I’ve just finished reading The Gospel according to Cane by Courttia Newland. A heartrending story about a woman, called Beverley Cottrell of West Indian parentage who has her son taken from her some twenty years ago. She is educated, previously married and taught English in a prestigious private school, a woman who seemed to have everything but as a result of this tragic action, the experience leaves her damaged, single and withdrawn. We meet her presently living in a house alone, teaching kids at an after school club and attending therapy sessions until one day, a young man comes knocking at her door claiming to be her son. She receives this son named Wills gladly but does it repair the damage done to her, to Wills?
The prose is mature and juxtaposes nicely with the street slang spoken by her son, and the children she teaches. The characters whether it is the protagonist or secondary characters, are nicely drawn. In fact one of the characters, Ida jumps to my mind. She is so real. A woman of a certain age who probably was born after the second world war; she is happy to entertain Beverley in her home, happy to bake her a cake but is still ambivalent about the black ‘youth’ and black people and when there is a kerfuffle on the landing between Beverley, Wills her sister Jackie and her husband Frank, she remains hidden behind the ‘blankness’ of her front door and retreats into her reserve. Then there is Frank. We don’t see him too much but when he appears with his dominant and bitter wife, Jackie, you like that he is there, acting as a go-between between the two sisters, attempting to play down the tension which exists between them. Also Newland subtly establishes the fact there are segments of the black community that are middle class i.e, they are aware of Arnica and they shop at up market supermarkets and are concerned about speaking English, properly. This is shown through Beverley, who finds badly spoken English irritating.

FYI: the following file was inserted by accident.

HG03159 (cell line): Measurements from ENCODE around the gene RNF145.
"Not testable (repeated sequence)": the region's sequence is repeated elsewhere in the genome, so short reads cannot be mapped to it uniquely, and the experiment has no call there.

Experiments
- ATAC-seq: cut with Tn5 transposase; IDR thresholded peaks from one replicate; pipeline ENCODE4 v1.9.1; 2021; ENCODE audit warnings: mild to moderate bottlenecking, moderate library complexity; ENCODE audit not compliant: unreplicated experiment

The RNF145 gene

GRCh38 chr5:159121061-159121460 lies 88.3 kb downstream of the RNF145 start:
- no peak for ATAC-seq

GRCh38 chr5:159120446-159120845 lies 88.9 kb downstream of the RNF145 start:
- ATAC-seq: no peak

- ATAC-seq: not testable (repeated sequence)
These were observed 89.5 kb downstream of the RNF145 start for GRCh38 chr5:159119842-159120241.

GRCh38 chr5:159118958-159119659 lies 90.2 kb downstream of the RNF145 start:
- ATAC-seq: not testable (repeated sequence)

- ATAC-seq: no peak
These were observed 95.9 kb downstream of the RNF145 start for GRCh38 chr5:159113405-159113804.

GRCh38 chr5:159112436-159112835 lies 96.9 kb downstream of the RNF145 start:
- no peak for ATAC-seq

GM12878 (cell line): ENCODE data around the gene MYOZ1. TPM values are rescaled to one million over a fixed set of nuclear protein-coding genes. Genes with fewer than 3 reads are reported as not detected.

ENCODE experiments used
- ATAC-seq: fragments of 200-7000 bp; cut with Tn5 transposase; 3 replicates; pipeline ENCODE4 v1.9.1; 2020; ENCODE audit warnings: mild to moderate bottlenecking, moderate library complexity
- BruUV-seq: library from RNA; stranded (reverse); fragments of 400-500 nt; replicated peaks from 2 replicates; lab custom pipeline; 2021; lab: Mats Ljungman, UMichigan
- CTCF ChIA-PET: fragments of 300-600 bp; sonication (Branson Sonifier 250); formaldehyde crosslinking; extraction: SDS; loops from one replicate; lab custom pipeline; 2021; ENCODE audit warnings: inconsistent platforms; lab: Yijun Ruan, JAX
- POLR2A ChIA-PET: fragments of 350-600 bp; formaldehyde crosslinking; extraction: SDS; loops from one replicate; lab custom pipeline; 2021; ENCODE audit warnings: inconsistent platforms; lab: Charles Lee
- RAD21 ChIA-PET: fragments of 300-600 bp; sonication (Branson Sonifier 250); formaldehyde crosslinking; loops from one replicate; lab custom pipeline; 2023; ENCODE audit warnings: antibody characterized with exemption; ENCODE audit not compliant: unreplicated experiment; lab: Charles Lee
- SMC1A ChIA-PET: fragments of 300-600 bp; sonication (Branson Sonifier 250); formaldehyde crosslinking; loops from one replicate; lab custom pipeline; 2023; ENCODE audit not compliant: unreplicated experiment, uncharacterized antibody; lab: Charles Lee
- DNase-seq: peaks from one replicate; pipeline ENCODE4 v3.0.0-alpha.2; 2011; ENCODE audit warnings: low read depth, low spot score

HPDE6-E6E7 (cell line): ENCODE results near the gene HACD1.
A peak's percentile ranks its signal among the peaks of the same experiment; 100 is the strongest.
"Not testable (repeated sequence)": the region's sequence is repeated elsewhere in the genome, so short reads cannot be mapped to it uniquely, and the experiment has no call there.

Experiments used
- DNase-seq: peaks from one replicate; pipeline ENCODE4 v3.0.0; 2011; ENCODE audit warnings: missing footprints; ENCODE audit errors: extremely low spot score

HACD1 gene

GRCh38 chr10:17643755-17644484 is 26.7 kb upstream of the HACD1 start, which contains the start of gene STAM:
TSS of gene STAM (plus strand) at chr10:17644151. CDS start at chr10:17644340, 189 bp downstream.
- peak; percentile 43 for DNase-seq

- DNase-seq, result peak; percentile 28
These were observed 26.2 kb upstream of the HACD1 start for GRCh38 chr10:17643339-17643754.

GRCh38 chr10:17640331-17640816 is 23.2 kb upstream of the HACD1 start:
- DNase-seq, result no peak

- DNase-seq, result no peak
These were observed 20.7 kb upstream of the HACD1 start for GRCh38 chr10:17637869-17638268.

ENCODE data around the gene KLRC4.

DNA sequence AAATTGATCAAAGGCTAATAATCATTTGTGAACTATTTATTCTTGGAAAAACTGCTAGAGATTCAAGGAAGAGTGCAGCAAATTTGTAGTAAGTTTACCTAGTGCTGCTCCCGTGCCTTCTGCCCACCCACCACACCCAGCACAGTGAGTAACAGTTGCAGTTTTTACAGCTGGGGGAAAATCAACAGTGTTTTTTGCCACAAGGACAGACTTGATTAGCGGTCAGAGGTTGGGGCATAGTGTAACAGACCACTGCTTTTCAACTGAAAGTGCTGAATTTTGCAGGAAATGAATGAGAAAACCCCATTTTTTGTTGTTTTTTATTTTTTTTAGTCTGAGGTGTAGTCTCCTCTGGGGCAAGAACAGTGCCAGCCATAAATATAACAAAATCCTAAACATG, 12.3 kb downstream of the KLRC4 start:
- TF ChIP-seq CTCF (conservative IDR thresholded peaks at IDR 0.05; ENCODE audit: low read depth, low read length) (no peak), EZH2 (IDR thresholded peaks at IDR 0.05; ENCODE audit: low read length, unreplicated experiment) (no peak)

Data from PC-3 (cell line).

Newland deftly handles writing of woman in a very convincing way; it simply shows how sensitive and how understanding he is of women. The book has no chapters but initially it is interspersed by descriptions of pain although from the middle of the book to the end you see no more of these descriptions. Throughout the story, these small explanations on pain make us realize that it is, almost a facet of life. We can experience sometimes, all sorts and levels of pain and realize how time can be a proper anesthetic. In the main character Beverley, this is clearly shown. She journals regularly, as a way of expelling the pain and in return, she achieves some cathartic moments. It’s funny. Prior to me buying this book, my husband purchased the book Singularity is here by Ray Kurzweil. It is about how our intelligence will one day become ‘trillions’ more intelligent and increasingly non-biological. On top of that, time, whether the past, the present, the future, will become one. Singular. Then reading Newland’s book I come across this paragraph, thoughts of Beverley :-